'One-eyed Dragon' Tan Chor Jin's accomplice found guilty after 9 years on the run

Ho Yueh Keong (right) was on Monday (Aug 8) convicted of harbouring fugitive Tan Chor Jin after he shot dead a nightclub owner in 2006.
Ho Yueh Keong (right) was on Monday (Aug 8) convicted of harbouring fugitive Tan Chor Jin after he shot dead a nightclub owner in 2006.PHOTO: ST FILE

SINGAPORE - An accomplice of infamous gangster Tan Chor Jin, who drove him out of Singapore an hour after he shot dead a nightclub owner, was on Monday (Aug 8) convicted of harbouring the fugitive.

Ho Yueh Keong, 43, who had been on the run for nine years, pleaded guilty to the crime.

Another charge of concealing information about the murder will be taken into account when he is sentenced on Wednesday (Aug 10).

A two-day trial had been scheduled to begin on Monday morning on the two charges, but Ho opted to admit to his crimes.

The court heard that Ho, a Malaysian also known as "Moh Tang", often drove Tan Chor Jin from Malaysia to Singapore in a Malaysian car. He was paid between $50 and $100 in return.

Murder suspect Tan Chor Jin appears in a Kuala Lumpur court in 2006. PHOTO: ST FILE

In late 2005, Tan, who was also known as "One-eyed Dragon" because he was blind in one eye, bought a Beretta 0.22 calibre pistol. Around January 2006, Tan told Ho he wanted to kill nightclub owner Lim Hock Soon.

On Feb 14, Tan asked Ho to drive him to Singapore in a Malaysian-registered dark blue Kia car. While in the car, Tan mentioned he might meet Mr Lim, but did not say why. Tan brought along his pistol.


Tan and Ho entered Singapore via Woodlands Checkpoint at about 4.45pm and went to Block 515, Hougang Avenue 10, where they rested for the night.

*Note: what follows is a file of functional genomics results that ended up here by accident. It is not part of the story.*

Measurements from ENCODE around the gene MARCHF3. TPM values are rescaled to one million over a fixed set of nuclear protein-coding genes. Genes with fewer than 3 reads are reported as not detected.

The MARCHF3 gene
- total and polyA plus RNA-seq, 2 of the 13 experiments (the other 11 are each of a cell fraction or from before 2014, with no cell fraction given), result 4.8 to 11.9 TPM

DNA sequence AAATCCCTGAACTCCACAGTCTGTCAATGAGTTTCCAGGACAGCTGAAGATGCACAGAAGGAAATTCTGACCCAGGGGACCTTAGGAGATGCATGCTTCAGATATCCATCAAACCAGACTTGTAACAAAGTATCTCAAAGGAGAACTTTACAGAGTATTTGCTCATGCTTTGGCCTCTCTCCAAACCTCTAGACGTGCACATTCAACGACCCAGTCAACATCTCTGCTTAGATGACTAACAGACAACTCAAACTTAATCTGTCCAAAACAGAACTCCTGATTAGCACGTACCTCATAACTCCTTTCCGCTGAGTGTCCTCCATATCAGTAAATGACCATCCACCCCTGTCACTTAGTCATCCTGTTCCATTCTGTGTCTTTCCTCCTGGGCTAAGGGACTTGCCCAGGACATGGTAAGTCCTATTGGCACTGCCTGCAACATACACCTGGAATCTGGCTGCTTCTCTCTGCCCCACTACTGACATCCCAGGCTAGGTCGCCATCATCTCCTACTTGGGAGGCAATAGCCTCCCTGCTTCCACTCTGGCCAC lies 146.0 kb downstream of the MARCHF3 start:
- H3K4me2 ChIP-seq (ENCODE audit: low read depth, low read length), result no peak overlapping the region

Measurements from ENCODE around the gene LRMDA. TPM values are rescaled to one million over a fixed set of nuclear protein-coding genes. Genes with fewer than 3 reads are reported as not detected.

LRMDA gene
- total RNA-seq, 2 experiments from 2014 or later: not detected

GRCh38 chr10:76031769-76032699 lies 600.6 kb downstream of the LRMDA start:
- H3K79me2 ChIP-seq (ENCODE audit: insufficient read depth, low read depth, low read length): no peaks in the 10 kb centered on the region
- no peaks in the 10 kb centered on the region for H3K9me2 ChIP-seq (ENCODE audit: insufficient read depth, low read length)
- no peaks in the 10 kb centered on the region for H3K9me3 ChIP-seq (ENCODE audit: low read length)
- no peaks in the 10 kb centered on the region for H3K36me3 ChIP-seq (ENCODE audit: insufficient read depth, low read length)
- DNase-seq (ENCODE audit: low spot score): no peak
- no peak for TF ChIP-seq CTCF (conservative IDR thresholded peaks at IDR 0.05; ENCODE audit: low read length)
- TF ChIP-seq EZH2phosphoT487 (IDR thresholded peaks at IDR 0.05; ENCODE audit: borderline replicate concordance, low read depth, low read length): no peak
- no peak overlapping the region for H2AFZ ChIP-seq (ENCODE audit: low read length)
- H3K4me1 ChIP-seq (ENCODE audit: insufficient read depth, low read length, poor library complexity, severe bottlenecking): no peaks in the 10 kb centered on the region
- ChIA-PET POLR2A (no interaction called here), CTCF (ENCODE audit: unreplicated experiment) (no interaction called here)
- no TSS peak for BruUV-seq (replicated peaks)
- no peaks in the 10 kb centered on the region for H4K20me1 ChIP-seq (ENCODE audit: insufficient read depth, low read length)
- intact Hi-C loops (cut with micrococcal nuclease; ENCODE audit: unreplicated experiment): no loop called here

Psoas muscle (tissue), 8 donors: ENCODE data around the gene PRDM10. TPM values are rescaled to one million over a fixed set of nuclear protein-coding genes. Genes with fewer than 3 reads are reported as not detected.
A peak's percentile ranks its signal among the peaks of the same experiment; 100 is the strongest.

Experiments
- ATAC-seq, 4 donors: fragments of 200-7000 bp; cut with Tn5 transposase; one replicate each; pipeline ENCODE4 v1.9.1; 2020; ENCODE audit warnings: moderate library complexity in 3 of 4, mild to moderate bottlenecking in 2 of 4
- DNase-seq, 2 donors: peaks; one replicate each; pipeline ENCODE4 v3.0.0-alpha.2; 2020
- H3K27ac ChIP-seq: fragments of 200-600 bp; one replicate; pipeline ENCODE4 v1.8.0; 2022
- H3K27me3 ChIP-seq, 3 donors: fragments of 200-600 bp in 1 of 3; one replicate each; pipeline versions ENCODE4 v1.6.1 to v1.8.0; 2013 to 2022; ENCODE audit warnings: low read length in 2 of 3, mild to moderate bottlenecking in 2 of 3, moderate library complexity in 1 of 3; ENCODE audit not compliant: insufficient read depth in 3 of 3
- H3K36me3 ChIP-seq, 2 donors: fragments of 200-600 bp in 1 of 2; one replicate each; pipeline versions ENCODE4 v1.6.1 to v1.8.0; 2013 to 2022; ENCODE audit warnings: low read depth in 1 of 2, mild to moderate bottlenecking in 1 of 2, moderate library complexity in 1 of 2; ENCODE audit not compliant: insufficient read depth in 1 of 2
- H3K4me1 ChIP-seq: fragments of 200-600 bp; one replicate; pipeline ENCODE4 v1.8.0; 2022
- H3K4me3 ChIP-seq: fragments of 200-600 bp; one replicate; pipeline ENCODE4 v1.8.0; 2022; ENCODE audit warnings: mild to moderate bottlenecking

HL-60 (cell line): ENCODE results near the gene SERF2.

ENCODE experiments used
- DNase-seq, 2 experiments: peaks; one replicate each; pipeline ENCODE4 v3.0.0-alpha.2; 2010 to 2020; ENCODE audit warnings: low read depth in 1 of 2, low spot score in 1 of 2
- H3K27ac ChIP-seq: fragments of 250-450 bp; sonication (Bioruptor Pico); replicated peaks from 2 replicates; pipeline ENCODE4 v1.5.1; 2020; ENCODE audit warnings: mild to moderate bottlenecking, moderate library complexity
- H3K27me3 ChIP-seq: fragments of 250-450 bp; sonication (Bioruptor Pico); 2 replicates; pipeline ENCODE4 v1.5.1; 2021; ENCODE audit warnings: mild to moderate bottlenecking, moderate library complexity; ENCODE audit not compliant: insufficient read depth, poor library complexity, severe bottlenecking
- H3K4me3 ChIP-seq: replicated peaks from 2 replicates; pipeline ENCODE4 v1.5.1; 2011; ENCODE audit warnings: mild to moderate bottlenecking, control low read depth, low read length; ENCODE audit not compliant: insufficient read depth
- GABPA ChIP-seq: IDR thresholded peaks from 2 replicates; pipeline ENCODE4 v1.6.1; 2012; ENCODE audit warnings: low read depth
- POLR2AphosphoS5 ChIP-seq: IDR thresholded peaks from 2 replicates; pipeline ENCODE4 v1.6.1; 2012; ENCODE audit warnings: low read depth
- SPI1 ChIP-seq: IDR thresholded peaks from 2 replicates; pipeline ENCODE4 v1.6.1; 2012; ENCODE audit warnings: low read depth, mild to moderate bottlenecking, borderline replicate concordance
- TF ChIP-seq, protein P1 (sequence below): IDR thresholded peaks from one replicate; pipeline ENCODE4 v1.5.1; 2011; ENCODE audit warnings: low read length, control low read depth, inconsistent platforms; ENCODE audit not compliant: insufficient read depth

The next morning, Tan fired six rounds from the Beretta pistol into Mr Lim at his Serangoon Avenue 4 flat. Five bullets hit Mr Lim, killing him.

Tan fled to Block 515, Hougang Avenue 10, where he woke Ho up and asked him to drive back to Malaysia.

While in the car, Tan told someone over the phone that he had killed Mr Lim. Ho later asked Tan if he had indeed done so, and Tan said he shot him using his pistol and threw the gun into a river.

Ho drove Tan into Malaysia via the Woodlands Checkpoint at about 8.20am. They headed for Ho's home in Larkin, Johor Baru.

Ho later drove Tan to Penang in Tan's BMW, before heading back to Muar in Johor. Tan passed Ho RM500 (S$167) before they separated.

A few days later, Ho called Tan to say he wished to surrender. But Tan told him not to do so and he obeyed.

Tan was arrested in the early hours of the morning on Feb 25, 2006, in Kuala Lumpur. He was brought back to Singapore on March 1, 2006.

He was originally prosecuted for murder, but the charge was later amended to discharging a firearm.

The High Court rejected his defence of being drunk, accidentally firing the shots, and acting in self defence. Justice Tay Yong Kwang labelled his actions as those of an "assured and accomplished assassin" and sentenced him to death.

Tan was executed on Jan 9, 2009.

Ho was arrested by Malaysian police when he tried to leave Malaysia for Batam, Indonesia, and extradited on July 13 last year.

For harbouring a person who committed a crime punishable with death, with the intention of screening him from legal punishment, Ho faces up to five years in jail and a fine.

The maximum punishment for omitting to give information about a crime is six months' jail and a fine.